Aha. Nice post.


Mu Zeta posted:

Folgers still smells insanely good when you first open the can. But that's about the only good thing about it and it only lasts like 10 seconds.

It lasted 45 odd years for me.....then something happened. Something better.

Ingmar terdman
Jul 24, 2006



^burtle posted:

three tablespoons just three tablespoons

i like to warm up my mug

Bronze
Aug 9, 2006

DRRRAAINAGE!!!

kim jong-illin posted:

Did you put the ring burr back in correctly? That's the most common cause of an Encore/Virtuoso producing large grinds on all settings - the ring burr has a specific orientation and the colouring on one of the tabs rubs off over time, making it easy to put it back in the wrong way.

Yea. That's surely it but it still goes wrong no matter how much care I take. Oh well, moving on..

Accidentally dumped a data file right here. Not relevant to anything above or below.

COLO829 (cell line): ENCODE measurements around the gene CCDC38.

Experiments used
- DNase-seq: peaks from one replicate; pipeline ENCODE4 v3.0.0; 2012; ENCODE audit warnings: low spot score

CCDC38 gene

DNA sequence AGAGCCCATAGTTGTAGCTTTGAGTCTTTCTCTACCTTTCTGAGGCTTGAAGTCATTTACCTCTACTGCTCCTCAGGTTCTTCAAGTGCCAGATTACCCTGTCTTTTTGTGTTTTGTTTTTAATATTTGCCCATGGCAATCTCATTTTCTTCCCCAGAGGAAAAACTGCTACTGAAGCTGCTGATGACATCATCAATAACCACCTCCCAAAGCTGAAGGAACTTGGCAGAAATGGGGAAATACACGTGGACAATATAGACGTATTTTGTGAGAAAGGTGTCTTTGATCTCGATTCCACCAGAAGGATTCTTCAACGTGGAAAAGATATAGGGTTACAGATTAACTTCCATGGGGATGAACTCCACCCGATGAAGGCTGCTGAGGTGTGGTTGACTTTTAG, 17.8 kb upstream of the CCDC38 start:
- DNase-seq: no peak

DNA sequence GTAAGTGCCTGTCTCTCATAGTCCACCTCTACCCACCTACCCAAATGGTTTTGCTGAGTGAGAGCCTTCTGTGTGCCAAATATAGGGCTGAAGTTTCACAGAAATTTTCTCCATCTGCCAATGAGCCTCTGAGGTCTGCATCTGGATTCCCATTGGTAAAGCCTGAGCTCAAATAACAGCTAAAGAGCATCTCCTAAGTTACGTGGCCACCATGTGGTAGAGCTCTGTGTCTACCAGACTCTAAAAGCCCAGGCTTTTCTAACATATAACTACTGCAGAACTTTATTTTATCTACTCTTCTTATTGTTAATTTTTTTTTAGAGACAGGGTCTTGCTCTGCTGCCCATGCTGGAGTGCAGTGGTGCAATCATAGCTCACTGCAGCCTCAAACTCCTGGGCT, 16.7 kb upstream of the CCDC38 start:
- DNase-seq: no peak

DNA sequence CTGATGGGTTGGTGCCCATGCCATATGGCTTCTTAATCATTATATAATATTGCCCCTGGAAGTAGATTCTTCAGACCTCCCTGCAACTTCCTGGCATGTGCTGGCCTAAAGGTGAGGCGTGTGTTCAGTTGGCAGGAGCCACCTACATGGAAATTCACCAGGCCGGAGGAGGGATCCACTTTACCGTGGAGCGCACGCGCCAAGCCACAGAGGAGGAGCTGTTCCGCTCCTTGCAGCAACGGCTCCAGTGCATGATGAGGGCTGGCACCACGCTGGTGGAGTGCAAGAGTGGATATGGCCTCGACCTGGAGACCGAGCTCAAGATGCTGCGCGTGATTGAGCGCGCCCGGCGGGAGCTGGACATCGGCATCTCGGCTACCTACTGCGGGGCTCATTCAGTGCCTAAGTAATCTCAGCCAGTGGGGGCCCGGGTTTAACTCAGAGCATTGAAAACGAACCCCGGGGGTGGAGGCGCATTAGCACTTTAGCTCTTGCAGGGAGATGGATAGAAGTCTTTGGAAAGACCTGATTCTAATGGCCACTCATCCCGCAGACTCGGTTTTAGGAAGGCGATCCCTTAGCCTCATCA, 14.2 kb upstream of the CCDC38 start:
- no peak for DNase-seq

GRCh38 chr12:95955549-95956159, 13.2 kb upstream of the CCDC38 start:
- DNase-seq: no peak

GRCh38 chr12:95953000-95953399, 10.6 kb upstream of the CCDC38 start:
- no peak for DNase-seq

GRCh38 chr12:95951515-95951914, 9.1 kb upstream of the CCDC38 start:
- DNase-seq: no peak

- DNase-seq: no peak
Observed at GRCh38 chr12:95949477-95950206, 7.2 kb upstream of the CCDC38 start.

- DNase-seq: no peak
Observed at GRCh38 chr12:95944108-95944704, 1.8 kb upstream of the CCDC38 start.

Walked
Apr 14, 2003



I'm looking for a way to make larger batches of cold brew; my current maker does ~32oz at once; and thats fine; but it was supposed to come out as a concentrate; but it really isnt (so I just drink it straight). And it just does not last. It's really draining to make a batch every other day or so.

So I need either a:
1) Bigger batch maker 2-3 liters at once
2) A maker that actually makes a better concentrate; I suspect the filter doesnt have enough surface area on this one (its pretty tight and vertical) but I'm not sure.

Any suggestions? Everything seems to be 1.0L in size at least at a cursory look

Mu Zeta
Oct 17, 2002

Me crush ass to dust


Grimey Drawer